Arrow: Crossing Lines


Oliver’s new hobby: Surrendering to Law Enforcement

Arrow continues the saga of Oliver in prison and everyone else failing in new ways to catch Ricardo Diaz, who has long worn out his welcome in my book, in “Crossing Lines.” After the new status quo voiceover of Oliver and his inmate number, we get a strange scene of Oliver stabbing a guard, and have just enough time to wonder what happened when we get the expected time guide, now “12 Hours Earlier.”


At this point, Felicity is in Agent Watson’s office, giving her hell about not living up to her end of the deal to take down Diaz. Really, someone has to. He’s lingered longer than I think any other villain on the series, and he’s a lot less likable or interesting. Felicity does throw Watson a curve when she brings up the Longbow Hunters being around. Watson, not unreasonably, points out she has other criminals to hunt down. Watson is also happy to lay the blame for Felicity’s current problems on Oliver’s heroic career, at which point Felicity complains about the lack of justice and storms out.


In the prison, Stanley keeps babbling at Oliver, who is clearly feeling his self-inflicted injury. Brick says Oliver didn’t do what he meant, but Brick will honor the deal. He will arrange a meeting with “The Demon,” the supposed informant in the prison feeding information to Diaz.


Diggle and Lyla have an odd scene of their version of domestic life. Agent Watson leans on her boss about going after Diaz, and he seems disinterested. Whether he’s a petty bureaucrat who doesn’t care, or on the take, I’m really not sure. Diaz has slipped to 27th on the Most Wanted List, although how I can’t imagine. We see the lengths Felicity is willing to go to as she and Rene debate what to do next and acknowledge that John Diggle is a good man, but has other priorities.


Stanley and Oliver (did they deliberately give them the same names at the first names of Laurel and Hardy?) begin their adventure of sneaking through the prison after all the cells mysteriously open. Diggle, Lyla, and Curtis go on an ARGUS mission to Zurich, needing to get information from one of the notoriously uncooperative Swiss banks. They pull it off, although Curtis runs across some unexpected technical difficulties.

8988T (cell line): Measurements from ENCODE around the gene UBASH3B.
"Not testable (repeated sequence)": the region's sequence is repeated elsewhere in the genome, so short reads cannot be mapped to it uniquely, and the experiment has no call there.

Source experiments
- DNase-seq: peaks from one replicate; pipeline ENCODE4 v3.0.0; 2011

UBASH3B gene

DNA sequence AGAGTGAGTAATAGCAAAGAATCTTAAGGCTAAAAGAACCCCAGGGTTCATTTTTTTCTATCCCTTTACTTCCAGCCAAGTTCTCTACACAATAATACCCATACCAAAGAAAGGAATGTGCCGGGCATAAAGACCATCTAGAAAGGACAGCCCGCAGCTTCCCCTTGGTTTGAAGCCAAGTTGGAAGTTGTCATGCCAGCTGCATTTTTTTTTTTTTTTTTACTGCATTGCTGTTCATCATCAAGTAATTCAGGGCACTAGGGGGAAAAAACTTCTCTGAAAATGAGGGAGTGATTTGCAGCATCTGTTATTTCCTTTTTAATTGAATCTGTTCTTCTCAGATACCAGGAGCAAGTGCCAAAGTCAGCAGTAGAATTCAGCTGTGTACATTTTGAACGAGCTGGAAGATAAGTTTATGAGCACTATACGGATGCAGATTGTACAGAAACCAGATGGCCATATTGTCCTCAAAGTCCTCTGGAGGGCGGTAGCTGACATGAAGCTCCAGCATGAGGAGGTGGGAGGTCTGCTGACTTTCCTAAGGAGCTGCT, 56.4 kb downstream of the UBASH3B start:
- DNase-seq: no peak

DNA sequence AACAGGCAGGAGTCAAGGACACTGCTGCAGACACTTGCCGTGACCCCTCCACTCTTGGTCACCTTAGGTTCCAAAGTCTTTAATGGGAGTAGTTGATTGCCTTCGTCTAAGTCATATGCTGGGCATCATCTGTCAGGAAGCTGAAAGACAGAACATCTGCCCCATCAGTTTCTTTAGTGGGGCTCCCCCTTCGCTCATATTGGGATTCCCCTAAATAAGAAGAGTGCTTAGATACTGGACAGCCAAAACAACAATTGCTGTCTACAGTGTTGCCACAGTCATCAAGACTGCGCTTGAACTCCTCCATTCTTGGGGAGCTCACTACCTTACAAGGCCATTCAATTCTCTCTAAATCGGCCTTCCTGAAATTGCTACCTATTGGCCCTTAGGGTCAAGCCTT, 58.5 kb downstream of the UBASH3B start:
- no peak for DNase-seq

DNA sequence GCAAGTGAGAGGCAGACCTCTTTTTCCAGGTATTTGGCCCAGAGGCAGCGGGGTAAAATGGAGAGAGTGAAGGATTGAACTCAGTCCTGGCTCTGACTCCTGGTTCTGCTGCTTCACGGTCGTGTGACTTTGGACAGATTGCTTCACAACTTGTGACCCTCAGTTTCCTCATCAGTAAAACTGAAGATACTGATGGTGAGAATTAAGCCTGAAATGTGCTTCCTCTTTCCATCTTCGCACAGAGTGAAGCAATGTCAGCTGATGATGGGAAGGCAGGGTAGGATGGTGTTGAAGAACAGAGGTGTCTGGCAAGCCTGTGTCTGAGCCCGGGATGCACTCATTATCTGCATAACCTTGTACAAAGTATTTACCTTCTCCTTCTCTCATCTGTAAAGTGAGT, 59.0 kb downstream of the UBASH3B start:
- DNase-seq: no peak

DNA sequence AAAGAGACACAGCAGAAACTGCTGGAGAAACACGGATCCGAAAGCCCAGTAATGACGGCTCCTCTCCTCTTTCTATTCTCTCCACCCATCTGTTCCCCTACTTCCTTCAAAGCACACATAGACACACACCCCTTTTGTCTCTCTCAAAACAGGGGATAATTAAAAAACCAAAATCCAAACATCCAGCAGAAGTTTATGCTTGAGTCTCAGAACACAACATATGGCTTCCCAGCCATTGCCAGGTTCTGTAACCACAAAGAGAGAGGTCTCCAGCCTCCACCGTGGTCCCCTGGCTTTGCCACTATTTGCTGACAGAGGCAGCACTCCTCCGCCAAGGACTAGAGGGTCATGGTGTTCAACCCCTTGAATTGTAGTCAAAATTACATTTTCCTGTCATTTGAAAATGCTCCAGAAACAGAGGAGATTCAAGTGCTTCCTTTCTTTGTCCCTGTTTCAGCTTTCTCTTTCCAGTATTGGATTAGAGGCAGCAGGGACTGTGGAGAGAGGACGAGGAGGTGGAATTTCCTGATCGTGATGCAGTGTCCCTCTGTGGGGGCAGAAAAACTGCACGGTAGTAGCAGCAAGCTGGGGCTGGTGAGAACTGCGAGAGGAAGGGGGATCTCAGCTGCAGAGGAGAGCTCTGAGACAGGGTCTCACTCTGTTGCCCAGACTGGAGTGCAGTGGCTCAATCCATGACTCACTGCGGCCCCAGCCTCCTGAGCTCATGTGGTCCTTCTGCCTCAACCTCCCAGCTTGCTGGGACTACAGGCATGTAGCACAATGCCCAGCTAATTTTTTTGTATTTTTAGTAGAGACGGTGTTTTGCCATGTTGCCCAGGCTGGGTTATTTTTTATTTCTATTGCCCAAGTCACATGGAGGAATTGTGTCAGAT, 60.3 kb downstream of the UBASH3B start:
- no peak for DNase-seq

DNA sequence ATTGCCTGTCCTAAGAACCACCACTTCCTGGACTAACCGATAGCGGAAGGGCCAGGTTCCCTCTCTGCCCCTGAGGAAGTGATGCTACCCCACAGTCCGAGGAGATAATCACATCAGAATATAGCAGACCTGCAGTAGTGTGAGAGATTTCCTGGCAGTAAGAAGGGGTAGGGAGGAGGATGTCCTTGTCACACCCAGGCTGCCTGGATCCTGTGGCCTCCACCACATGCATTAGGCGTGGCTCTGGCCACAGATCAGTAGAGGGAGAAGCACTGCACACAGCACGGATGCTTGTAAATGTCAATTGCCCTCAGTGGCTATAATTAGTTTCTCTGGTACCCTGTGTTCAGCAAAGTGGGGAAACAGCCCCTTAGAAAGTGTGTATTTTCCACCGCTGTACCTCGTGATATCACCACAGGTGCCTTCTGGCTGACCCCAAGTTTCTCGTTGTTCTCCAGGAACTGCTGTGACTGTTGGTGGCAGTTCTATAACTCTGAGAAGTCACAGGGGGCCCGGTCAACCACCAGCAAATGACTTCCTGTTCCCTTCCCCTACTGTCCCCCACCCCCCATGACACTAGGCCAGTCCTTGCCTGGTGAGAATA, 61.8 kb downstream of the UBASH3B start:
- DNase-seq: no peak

Desperate, Felicity manages to forge a strange new alliance down at Star City PD, bringing together her and Rene, Agent Watson, and a reluctant Dinah. Felicity appeals to everyone’s sense of justice, and points out they aren’t violating the agreement about no more vigilantes if they are A) out of costume and B) Watson is along to lend some degree of legitimacy. After a lot of debate and posturing, they agree to try and spring a trap on Diaz at the CDC. Watson emphasizes this is a one time deal.


In the prison, it turns out you can’t trust a supervillain. Who knew? After an ambush featuring Ben “Bronze Tiger” Turner and some thugs goes awry, Oliver demands some answers about the Demon, his only lead to Diaz. At the CDC (ever notice nothing goes well here on any tv show or movie?), Watson bluffs everyone in past security and they set up their trap, which has all the finesse of something you’d see on Scooby Doo. Watson gives Felicity some career advice, and they argue about the justice system.